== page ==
Trudging On

I’ve been reading a lot of writing tips lately, trying to absorb as much knowledge on writing as humanly possible. There is such great material out there for writers that many people might not know about, so I figured I’d share some great links I found with you.

Let me just say this, first and foremost: writing is hard. From idea to conception, it takes every ounce of your being to trudge on through the wind and the rain and the mud. It takes first drafts and second drafts and eighth drafts, and even then your work is never going to be absolutely perfect. No matter how hard you try, there is no such thing as absolute perfection.

Not in writing.

Now, I know that sounds like I’m putting down any and all writing, but that’s not what I’m doing at all. Every writer has their strengths and weaknesses, whether you’re a bestseller or a beginner, and even though a piece of writing may have imperfections, that work can still be considered excellent, stellar, or even [insert favorite adjective here]. What does matter, however, is how you play to those strengths (and attempt to cover up or improve upon those weaknesses).

The following links are here to help you learn something new and become a better writer. Remember, any and all tips in these links are guidelines — in the end, it’s up to you what you do with your writing.

1) “When to TELL the Story” | Shannon Donnelly

We’ve all heard that saying, “show, don’t tell,” but when is telling appropriate in prose? This is a great article that discusses some of the uses telling has in writing, as well as when you should use it and when you shouldn’t.

2) “Literary Devices: Foreshadowing” | Amy Rose Davis

Foreshadowing can be fun, but how much foreshadowing is too much? Here, Davis covers a few foreshadowing techniques, tells us how we can work them into our manuscripts, and how too much foreshadowing can limit the reader’s enjoyment.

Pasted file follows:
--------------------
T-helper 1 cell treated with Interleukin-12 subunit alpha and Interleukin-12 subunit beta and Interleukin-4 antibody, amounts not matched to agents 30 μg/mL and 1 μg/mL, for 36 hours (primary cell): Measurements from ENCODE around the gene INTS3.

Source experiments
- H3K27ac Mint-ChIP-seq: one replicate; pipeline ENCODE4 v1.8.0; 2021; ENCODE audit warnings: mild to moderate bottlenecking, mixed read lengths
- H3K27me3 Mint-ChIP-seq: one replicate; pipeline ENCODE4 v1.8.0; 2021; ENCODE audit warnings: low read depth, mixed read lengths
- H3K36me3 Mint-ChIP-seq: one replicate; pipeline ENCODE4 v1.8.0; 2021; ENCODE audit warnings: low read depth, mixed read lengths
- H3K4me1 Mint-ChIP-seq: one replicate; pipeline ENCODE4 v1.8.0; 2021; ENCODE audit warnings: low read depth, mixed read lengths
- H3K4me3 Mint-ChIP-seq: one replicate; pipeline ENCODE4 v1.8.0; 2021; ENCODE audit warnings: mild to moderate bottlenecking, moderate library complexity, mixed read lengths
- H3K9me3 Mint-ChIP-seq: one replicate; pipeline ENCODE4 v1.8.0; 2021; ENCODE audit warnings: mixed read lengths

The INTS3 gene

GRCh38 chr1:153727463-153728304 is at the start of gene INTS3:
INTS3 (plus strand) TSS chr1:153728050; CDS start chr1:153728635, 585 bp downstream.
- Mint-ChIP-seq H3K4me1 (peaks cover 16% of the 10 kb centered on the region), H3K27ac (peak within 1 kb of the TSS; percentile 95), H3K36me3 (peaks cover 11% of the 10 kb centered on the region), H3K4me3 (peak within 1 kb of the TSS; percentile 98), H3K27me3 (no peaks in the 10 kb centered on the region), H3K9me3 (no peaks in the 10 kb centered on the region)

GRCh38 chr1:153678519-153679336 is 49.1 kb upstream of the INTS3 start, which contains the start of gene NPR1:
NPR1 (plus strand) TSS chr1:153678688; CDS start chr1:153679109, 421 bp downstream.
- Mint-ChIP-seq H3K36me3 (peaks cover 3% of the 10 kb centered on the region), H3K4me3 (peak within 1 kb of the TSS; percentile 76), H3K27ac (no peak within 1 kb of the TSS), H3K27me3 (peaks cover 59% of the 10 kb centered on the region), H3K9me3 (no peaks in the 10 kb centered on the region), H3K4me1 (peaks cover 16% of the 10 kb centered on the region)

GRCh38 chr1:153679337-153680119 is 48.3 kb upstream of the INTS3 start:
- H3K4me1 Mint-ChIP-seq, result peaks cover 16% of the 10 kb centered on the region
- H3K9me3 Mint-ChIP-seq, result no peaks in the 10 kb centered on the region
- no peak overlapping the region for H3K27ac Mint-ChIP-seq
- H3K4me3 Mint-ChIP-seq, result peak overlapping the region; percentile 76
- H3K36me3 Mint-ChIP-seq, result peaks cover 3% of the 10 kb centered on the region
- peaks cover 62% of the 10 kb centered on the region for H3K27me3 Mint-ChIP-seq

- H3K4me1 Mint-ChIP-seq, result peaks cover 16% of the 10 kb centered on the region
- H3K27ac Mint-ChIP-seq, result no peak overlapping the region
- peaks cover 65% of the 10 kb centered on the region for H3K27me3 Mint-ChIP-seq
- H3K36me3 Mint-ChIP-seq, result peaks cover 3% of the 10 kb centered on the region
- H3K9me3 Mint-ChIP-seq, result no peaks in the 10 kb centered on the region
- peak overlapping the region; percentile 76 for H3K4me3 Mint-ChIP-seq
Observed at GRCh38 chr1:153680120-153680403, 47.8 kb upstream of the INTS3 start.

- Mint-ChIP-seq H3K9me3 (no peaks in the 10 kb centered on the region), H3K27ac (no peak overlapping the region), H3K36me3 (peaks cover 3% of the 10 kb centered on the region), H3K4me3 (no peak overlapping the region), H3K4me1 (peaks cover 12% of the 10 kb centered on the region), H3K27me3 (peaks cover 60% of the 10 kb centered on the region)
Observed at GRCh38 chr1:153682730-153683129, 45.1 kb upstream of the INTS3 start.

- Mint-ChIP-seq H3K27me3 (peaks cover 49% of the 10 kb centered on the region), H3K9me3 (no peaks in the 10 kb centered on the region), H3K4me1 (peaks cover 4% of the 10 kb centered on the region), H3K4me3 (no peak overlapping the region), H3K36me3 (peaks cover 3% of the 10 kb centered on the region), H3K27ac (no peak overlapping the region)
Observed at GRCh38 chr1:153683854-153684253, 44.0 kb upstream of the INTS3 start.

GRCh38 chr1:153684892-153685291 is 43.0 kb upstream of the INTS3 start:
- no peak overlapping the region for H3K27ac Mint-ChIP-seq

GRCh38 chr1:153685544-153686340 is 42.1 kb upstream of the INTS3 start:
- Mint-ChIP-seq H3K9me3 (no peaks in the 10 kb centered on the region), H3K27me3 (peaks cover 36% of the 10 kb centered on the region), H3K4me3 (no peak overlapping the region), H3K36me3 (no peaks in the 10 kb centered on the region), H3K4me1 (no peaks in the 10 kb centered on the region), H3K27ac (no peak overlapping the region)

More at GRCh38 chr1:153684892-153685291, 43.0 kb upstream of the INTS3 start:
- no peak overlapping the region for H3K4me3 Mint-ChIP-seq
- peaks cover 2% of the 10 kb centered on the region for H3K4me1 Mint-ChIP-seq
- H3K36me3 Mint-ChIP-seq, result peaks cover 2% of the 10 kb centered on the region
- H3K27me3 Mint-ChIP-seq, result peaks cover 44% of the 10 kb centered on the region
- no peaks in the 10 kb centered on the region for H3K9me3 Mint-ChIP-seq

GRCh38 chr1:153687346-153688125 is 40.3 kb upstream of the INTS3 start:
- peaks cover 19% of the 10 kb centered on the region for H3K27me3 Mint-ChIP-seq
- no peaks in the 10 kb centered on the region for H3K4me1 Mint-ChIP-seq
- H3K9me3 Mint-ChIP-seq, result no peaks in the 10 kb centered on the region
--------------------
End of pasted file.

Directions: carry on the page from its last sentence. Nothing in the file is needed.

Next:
3) “5 Wrong Ways to Start a Story” | Courtney Carpenter

The opening of your story is one of the most important things to get right. This is the part that grabs the reader — convinces them to continue with the rest of the novel. Carpenter informs us of five common ways many writers start their stories, and why they probably shouldn’t.

4) “Repetition — a Two-Ended Hammer” | Roz Morris

Repetition can bore your reader, but it can also be useful tool for emphasizing in a story. This article shows how you can get rid of oft-repeated words, but also use repetition to your advantage.

5) “A Few Self-Publishing Thoughts and Discoveries” | Elizabeth S. Craig

If you’re finished with your novel and are looking into publication, self-publishing may be an excellent, rewarding route to take. Craig gives us insight into the pros and cons of self-publishing.

Of course, these are just a few of the many, many (did I mention many?) links and sources on the internet for writers who may be struggling with certain aspects of writing, or if they just want to learn how the pros are able to write so well.

I’m going to try and share more of these links with you through subsequent blog posts, so stay tuned for that!

Before I let you all go, I just wanted to share with you that my novel is close to 30,000 words now! The first draft is closer and closer to being completed, and I can’t wait to share the details of it with you when it is.

Take care, and keep writing!

Sam

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